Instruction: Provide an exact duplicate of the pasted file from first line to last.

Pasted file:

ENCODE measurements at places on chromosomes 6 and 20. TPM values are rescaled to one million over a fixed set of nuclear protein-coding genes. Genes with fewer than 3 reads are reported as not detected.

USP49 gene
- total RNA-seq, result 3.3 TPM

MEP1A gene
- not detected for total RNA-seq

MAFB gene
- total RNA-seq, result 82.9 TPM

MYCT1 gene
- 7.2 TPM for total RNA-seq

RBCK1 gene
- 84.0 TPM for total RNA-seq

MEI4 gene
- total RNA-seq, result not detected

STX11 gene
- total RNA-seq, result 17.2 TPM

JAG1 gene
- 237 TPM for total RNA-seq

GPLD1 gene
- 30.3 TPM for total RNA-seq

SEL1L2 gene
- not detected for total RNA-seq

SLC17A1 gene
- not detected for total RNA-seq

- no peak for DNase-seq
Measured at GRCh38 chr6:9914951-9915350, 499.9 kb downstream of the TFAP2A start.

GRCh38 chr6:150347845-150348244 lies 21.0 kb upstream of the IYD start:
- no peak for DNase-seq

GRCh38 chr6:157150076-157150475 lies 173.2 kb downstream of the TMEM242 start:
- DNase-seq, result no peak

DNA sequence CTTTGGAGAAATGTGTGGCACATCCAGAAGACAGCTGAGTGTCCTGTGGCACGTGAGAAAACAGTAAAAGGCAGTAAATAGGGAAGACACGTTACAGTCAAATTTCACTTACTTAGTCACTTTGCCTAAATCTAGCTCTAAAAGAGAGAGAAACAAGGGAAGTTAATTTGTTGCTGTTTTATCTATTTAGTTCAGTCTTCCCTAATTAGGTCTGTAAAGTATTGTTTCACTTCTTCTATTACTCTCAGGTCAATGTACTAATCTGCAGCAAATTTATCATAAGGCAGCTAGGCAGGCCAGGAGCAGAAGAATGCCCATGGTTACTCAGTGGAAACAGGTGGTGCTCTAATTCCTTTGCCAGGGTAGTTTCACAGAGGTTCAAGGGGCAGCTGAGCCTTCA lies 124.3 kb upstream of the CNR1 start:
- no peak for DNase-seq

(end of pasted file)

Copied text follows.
ENCODE measurements at places on chromosomes 6 and 20. TPM values are rescaled to one million over a fixed set of nuclear protein-coding genes. Genes with fewer than 3 reads are reported as not detected.

USP49 gene
- total RNA-seq, result 3.3 TPM

MEP1A gene
- not detected for total RNA-seq

MAFB gene
- total RNA-seq, result 82.9 TPM

MYCT1 gene
- 7.2 TPM for total RNA-seq

RBCK1 gene
- 84.0 TPM for total RNA-seq

MEI4 gene
- total RNA-seq, result not detected

STX11 gene
- total RNA-seq, result 17.2 TPM

JAG1 gene
- 237 TPM for total RNA-seq

GPLD1 gene
- 30.3 TPM for total RNA-seq

SEL1L2 gene
- not detected for total RNA-seq

SLC17A1 gene
- not detected for total RNA-seq

- no peak for DNase-seq
Measured at GRCh38 chr6:9914951-9915350, 499.9 kb downstream of the TFAP2A start.

GRCh38 chr6:150347845-150348244 lies 21.0 kb upstream of the IYD start:
- no peak for DNase-seq

GRCh38 chr6:157150076-157150475 lies 173.2 kb downstream of the TMEM242 start:
- DNase-seq, result no peak

DNA sequence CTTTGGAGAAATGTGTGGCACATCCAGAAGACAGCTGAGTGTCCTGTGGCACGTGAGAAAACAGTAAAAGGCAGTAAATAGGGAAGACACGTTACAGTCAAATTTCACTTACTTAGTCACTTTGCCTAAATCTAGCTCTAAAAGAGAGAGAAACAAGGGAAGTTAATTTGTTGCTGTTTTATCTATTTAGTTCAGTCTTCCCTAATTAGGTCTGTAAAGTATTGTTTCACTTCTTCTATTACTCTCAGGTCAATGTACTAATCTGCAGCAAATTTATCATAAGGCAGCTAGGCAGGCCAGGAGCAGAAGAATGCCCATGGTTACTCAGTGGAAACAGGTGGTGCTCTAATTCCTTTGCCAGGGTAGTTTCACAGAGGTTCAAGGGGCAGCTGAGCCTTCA lies 124.3 kb upstream of the CNR1 start:
- no peak for DNase-seq